Finally, we doubt that the stress testing will have a vast impact on market sentiment, as in general UK banks tend to be stronger than some of their European peers. That said, should we see some significant failings and/or potential of huge house price related losses we could see some Sterling weakening. As mentioned, we doubt this will be the case and should be somewhat of a non-event.

USD This Week

In the US we have the all-important FOMC meeting, however no change in policy is expected. However, the tone of the statement is likely to be the focus with the market hoping Janet Yellen will drop her “considerable time” statement with regards to the first US rate hike. Should this happen, it would further strengthen calls that the US is now the most likely contender to be the first in the G7 to raise interest rates, pushing even more buying interest onto the Dollar.

We also are watching the latest CPI figure from the US, which in general has remained relatively resilient when compared to its peers (especially Europe and Japan). With last month’s figure of 1.7 percent seen as resoundingly positive, we expect no change this month (or at worst a -0.1 percent shift to the downside).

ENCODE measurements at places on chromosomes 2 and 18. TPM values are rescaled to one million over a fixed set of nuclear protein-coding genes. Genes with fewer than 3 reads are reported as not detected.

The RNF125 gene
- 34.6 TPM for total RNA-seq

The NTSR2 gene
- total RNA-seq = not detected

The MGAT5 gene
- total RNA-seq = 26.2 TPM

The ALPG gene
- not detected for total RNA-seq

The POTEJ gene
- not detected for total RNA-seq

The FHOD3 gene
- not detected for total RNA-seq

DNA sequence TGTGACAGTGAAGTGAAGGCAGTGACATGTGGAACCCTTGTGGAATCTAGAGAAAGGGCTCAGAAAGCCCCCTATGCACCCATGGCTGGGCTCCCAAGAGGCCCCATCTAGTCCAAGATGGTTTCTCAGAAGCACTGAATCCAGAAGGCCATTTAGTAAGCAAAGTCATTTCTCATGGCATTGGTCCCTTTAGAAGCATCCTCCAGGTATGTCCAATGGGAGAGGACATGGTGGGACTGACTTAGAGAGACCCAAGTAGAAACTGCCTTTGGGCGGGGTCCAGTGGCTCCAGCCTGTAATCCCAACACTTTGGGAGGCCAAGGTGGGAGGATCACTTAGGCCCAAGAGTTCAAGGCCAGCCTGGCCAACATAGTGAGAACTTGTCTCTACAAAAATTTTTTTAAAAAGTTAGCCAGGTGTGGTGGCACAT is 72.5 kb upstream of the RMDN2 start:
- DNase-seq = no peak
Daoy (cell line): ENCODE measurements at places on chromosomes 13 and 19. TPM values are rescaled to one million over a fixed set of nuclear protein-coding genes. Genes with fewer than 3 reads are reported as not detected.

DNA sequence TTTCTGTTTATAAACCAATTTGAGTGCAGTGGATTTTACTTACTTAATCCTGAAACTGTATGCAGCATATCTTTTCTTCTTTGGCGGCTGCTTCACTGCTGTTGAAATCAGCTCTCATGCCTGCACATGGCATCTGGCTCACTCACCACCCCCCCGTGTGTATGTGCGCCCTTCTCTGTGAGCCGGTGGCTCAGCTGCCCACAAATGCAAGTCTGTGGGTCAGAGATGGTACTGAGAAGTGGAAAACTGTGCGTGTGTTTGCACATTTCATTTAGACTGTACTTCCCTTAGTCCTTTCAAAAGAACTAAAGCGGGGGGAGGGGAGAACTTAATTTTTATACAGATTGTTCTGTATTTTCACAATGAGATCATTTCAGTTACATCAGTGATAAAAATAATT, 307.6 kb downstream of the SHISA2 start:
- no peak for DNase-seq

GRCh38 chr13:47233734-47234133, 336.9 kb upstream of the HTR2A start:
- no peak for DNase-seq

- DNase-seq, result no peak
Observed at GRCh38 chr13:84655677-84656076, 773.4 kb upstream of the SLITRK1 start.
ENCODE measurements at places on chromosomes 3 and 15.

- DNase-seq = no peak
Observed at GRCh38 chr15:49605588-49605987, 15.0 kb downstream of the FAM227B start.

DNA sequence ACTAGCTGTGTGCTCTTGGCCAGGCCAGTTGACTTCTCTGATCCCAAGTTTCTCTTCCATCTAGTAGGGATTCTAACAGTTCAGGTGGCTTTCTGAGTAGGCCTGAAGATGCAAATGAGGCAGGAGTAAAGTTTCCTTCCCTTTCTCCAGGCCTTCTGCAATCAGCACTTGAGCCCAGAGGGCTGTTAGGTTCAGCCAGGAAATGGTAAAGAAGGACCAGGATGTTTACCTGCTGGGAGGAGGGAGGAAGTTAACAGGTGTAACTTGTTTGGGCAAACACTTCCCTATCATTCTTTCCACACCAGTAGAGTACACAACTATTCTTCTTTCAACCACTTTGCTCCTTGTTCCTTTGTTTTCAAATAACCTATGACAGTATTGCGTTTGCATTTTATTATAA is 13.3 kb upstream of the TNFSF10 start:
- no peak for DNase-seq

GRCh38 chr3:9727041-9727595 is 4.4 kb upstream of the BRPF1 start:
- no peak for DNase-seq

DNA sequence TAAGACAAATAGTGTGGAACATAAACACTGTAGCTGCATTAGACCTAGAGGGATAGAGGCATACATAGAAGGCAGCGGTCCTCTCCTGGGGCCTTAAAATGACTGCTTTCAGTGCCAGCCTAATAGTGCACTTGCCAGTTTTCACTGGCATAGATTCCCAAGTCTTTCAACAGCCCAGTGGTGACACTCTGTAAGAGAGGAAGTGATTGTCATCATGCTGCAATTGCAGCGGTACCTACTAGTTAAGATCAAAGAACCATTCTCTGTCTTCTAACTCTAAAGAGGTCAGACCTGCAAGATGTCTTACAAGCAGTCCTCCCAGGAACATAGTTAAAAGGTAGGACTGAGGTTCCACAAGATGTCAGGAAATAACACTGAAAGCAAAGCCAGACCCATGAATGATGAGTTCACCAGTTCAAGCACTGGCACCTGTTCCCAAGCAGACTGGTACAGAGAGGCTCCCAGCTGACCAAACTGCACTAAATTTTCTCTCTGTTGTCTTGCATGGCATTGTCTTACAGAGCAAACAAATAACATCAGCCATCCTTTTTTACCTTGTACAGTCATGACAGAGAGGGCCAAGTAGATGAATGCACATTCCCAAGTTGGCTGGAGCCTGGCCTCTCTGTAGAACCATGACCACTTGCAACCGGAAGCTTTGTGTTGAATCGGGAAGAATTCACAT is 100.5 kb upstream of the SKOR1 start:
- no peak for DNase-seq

EUR This Week

We have the German and Eurozone PMI’s out this week alongside the final CPI figure on Wednesday. Starting with the PMI’s, the most important of these should be German and Eurozone manufacturing PMI’s given their size and proximity to the 50 mark. With German manufacturing currently in contraction at 49.5 and the Eurozone figure expanding to 50.1, it will be interesting to see if either one will rise of fall above/below the 50.0 level of stagnation.

Moving to CPI, we expect the final estimate of CPI to remain flat at 0.3 percent, thereby adding the final nail in Mario Draghi’s “no to QE” coffin. We believe that this will ultimately force his hand into undertaking a QE program in the short term, putting further pressure against the Euro. That said, should we see any upside revisions in this figure expect EUR markets to react extremely positively.